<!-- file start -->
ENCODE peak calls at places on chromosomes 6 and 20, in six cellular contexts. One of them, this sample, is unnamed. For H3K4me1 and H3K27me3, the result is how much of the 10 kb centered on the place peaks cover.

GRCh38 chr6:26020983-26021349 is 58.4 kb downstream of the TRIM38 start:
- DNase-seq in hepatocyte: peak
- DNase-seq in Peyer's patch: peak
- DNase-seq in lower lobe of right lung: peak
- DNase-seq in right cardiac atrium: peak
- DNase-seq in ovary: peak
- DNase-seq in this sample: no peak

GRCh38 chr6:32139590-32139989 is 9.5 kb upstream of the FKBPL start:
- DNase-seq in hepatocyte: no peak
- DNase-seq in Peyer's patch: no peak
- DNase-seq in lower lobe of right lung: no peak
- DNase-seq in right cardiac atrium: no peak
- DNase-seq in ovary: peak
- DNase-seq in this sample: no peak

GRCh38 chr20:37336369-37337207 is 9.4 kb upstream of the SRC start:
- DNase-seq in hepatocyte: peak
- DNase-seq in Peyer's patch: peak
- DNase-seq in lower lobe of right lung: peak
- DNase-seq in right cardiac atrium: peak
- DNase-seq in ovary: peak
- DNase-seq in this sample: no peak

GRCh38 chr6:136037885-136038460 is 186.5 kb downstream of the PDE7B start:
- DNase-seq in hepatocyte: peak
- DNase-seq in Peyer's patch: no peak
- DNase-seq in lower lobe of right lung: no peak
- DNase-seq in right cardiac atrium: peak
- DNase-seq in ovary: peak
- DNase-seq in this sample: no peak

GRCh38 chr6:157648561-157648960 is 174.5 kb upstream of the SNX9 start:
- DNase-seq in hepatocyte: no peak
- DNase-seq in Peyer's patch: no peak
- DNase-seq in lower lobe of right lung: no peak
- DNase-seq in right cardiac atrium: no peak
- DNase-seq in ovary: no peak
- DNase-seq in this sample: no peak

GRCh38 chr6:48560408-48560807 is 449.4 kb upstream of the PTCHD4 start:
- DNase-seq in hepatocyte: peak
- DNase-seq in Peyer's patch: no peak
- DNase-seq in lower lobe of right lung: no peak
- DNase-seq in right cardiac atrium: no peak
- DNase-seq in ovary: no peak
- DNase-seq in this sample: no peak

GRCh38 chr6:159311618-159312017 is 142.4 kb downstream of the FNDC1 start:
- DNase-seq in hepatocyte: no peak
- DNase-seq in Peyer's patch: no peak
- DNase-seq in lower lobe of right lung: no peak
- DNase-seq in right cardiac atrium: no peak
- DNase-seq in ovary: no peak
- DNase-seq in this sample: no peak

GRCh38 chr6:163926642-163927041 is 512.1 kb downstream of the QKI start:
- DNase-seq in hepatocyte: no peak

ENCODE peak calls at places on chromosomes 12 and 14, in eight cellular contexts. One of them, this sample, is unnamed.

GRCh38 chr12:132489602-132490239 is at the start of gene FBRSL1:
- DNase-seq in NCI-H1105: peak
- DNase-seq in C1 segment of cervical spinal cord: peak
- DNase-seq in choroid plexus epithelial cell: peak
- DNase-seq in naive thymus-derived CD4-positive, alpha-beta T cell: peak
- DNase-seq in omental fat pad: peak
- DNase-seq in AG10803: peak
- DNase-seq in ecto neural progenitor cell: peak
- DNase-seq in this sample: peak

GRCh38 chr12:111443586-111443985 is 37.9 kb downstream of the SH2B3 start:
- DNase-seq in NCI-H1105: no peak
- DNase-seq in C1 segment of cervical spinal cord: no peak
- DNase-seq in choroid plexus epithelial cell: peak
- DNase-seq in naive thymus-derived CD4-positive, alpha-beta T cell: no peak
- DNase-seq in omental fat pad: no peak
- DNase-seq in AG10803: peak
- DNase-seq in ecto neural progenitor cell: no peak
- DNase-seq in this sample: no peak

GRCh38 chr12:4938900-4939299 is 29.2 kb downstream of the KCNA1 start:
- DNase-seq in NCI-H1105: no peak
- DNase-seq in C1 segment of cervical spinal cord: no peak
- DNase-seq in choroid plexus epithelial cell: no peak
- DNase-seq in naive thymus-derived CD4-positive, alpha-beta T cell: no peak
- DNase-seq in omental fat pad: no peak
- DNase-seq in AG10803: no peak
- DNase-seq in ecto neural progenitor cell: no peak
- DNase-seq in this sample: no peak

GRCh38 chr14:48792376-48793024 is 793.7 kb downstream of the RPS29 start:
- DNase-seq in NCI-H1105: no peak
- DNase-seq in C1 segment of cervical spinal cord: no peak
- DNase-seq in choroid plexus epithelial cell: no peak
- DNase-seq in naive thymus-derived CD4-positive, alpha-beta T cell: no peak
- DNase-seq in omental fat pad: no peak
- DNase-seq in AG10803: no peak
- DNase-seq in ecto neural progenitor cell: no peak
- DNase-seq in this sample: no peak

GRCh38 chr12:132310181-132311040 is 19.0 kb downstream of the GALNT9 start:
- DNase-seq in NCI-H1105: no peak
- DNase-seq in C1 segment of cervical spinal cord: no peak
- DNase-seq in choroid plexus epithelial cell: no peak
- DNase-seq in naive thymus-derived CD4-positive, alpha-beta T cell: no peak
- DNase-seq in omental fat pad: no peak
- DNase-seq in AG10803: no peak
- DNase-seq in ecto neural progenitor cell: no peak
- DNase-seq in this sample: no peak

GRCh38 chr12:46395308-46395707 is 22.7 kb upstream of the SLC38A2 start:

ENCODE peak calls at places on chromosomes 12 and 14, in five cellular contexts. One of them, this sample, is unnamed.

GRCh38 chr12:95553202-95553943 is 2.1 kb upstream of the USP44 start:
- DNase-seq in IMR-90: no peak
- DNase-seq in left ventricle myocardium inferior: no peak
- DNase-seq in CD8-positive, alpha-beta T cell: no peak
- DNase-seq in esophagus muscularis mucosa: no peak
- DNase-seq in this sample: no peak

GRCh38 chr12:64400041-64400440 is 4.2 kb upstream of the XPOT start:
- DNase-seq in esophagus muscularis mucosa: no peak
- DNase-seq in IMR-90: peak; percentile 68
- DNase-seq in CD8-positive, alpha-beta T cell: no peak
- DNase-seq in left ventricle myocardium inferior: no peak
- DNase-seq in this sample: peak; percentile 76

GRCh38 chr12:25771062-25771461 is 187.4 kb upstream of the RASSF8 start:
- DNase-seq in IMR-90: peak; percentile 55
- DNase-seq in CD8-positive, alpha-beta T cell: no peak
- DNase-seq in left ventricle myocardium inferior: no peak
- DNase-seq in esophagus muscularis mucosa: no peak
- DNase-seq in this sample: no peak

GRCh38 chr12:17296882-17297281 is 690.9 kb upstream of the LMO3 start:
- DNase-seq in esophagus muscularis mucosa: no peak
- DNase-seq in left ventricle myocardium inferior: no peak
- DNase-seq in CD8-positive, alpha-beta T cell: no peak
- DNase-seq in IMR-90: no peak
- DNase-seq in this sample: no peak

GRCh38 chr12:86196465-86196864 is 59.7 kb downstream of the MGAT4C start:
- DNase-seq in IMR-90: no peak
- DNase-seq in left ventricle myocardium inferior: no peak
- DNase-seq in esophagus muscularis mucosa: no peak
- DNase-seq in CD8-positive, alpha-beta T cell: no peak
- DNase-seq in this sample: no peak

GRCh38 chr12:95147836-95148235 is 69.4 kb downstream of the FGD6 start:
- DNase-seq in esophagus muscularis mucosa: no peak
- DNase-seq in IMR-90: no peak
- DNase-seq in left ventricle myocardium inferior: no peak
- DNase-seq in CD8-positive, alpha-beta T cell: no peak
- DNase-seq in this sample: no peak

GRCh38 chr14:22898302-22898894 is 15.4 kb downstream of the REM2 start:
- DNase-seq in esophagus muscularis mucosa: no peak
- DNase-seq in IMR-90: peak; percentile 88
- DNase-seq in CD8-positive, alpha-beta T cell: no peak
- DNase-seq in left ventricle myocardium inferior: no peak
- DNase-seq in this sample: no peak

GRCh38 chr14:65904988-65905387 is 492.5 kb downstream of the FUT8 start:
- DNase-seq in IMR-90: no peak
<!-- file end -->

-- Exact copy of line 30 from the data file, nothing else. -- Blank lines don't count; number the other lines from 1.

GRCh38 chr6:157648561-157648960 is 174.5 kb upstream of the SNX9 start: